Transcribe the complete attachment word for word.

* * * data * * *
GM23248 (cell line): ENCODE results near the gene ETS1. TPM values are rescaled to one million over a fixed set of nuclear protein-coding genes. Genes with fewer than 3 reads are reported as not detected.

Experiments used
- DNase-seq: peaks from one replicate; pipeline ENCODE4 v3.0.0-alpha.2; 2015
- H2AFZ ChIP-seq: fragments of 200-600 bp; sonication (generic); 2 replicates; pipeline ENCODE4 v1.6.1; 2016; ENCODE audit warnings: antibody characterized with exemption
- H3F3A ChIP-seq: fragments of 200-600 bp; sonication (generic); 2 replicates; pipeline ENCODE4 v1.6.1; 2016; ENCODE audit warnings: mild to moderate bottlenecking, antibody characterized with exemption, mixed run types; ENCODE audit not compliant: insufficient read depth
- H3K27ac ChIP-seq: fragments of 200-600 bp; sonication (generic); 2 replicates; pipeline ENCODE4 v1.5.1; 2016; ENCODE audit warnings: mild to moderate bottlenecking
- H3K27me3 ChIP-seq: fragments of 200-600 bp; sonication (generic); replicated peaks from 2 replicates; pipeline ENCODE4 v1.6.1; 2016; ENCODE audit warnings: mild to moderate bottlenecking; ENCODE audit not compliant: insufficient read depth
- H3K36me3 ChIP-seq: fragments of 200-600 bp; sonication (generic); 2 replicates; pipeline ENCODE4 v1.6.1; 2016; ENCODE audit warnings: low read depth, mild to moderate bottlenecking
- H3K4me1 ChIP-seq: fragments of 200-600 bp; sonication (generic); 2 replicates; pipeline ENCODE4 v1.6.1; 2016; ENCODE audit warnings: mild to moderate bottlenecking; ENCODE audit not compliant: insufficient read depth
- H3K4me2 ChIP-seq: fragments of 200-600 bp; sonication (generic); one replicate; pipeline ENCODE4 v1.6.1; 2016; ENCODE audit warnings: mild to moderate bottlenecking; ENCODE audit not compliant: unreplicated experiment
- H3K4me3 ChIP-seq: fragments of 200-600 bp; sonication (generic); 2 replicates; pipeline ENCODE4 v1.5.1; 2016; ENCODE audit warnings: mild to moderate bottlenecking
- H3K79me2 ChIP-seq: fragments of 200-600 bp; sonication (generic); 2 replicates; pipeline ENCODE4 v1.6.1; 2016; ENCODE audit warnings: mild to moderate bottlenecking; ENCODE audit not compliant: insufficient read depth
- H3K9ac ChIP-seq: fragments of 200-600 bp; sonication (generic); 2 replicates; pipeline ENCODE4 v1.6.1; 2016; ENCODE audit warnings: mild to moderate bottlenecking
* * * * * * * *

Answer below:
GM23248 (cell line): ENCODE results near the gene ETS1. TPM values are rescaled to one million over a fixed set of nuclear protein-coding genes. Genes with fewer than 3 reads are reported as not detected.

Experiments used
- DNase-seq: peaks from one replicate; pipeline ENCODE4 v3.0.0-alpha.2; 2015
- H2AFZ ChIP-seq: fragments of 200-600 bp; sonication (generic); 2 replicates; pipeline ENCODE4 v1.6.1; 2016; ENCODE audit warnings: antibody characterized with exemption
- H3F3A ChIP-seq: fragments of 200-600 bp; sonication (generic); 2 replicates; pipeline ENCODE4 v1.6.1; 2016; ENCODE audit warnings: mild to moderate bottlenecking, antibody characterized with exemption, mixed run types; ENCODE audit not compliant: insufficient read depth
- H3K27ac ChIP-seq: fragments of 200-600 bp; sonication (generic); 2 replicates; pipeline ENCODE4 v1.5.1; 2016; ENCODE audit warnings: mild to moderate bottlenecking
- H3K27me3 ChIP-seq: fragments of 200-600 bp; sonication (generic); replicated peaks from 2 replicates; pipeline ENCODE4 v1.6.1; 2016; ENCODE audit warnings: mild to moderate bottlenecking; ENCODE audit not compliant: insufficient read depth
- H3K36me3 ChIP-seq: fragments of 200-600 bp; sonication (generic); 2 replicates; pipeline ENCODE4 v1.6.1; 2016; ENCODE audit warnings: low read depth, mild to moderate bottlenecking
- H3K4me1 ChIP-seq: fragments of 200-600 bp; sonication (generic); 2 replicates; pipeline ENCODE4 v1.6.1; 2016; ENCODE audit warnings: mild to moderate bottlenecking; ENCODE audit not compliant: insufficient read depth
- H3K4me2 ChIP-seq: fragments of 200-600 bp; sonication (generic); one replicate; pipeline ENCODE4 v1.6.1; 2016; ENCODE audit warnings: mild to moderate bottlenecking; ENCODE audit not compliant: unreplicated experiment
- H3K4me3 ChIP-seq: fragments of 200-600 bp; sonication (generic); 2 replicates; pipeline ENCODE4 v1.5.1; 2016; ENCODE audit warnings: mild to moderate bottlenecking
- H3K79me2 ChIP-seq: fragments of 200-600 bp; sonication (generic); 2 replicates; pipeline ENCODE4 v1.6.1; 2016; ENCODE audit warnings: mild to moderate bottlenecking; ENCODE audit not compliant: insufficient read depth
- H3K9ac ChIP-seq: fragments of 200-600 bp; sonication (generic); 2 replicates; pipeline ENCODE4 v1.6.1; 2016; ENCODE audit warnings: mild to moderate bottlenecking